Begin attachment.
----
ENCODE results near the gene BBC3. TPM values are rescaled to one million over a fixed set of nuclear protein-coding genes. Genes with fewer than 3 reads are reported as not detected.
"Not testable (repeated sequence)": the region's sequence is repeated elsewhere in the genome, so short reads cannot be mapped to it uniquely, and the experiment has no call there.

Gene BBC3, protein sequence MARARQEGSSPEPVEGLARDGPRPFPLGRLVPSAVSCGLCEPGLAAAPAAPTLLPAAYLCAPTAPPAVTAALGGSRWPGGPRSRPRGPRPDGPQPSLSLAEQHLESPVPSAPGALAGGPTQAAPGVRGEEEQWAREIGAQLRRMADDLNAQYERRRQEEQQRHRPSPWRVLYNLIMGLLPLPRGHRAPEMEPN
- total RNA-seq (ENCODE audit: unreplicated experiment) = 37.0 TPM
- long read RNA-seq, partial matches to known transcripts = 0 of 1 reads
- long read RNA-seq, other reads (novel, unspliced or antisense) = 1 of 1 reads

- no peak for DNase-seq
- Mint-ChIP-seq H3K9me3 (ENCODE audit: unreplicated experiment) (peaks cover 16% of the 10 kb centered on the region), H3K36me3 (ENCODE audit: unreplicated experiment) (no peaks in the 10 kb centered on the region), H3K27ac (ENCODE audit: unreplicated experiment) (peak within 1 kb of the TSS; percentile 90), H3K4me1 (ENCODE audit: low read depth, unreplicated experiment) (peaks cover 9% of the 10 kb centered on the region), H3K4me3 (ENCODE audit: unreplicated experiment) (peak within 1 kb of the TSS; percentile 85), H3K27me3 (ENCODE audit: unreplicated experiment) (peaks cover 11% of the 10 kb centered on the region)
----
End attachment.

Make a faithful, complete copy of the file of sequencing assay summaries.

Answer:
ENCODE results near the gene BBC3. TPM values are rescaled to one million over a fixed set of nuclear protein-coding genes. Genes with fewer than 3 reads are reported as not detected.
"Not testable (repeated sequence)": the region's sequence is repeated elsewhere in the genome, so short reads cannot be mapped to it uniquely, and the experiment has no call there.

Gene BBC3, protein sequence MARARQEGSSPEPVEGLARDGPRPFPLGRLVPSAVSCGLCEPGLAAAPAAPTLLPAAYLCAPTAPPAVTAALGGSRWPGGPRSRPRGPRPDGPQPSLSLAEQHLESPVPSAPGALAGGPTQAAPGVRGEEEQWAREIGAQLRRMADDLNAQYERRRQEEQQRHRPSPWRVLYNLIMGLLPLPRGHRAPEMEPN
- total RNA-seq (ENCODE audit: unreplicated experiment) = 37.0 TPM
- long read RNA-seq, partial matches to known transcripts = 0 of 1 reads
- long read RNA-seq, other reads (novel, unspliced or antisense) = 1 of 1 reads

- no peak for DNase-seq
- Mint-ChIP-seq H3K9me3 (ENCODE audit: unreplicated experiment) (peaks cover 16% of the 10 kb centered on the region), H3K36me3 (ENCODE audit: unreplicated experiment) (no peaks in the 10 kb centered on the region), H3K27ac (ENCODE audit: unreplicated experiment) (peak within 1 kb of the TSS; percentile 90), H3K4me1 (ENCODE audit: low read depth, unreplicated experiment) (peaks cover 9% of the 10 kb centered on the region), H3K4me3 (ENCODE audit: unreplicated experiment) (peak within 1 kb of the TSS; percentile 85), H3K27me3 (ENCODE audit: unreplicated experiment) (peaks cover 11% of the 10 kb centered on the region)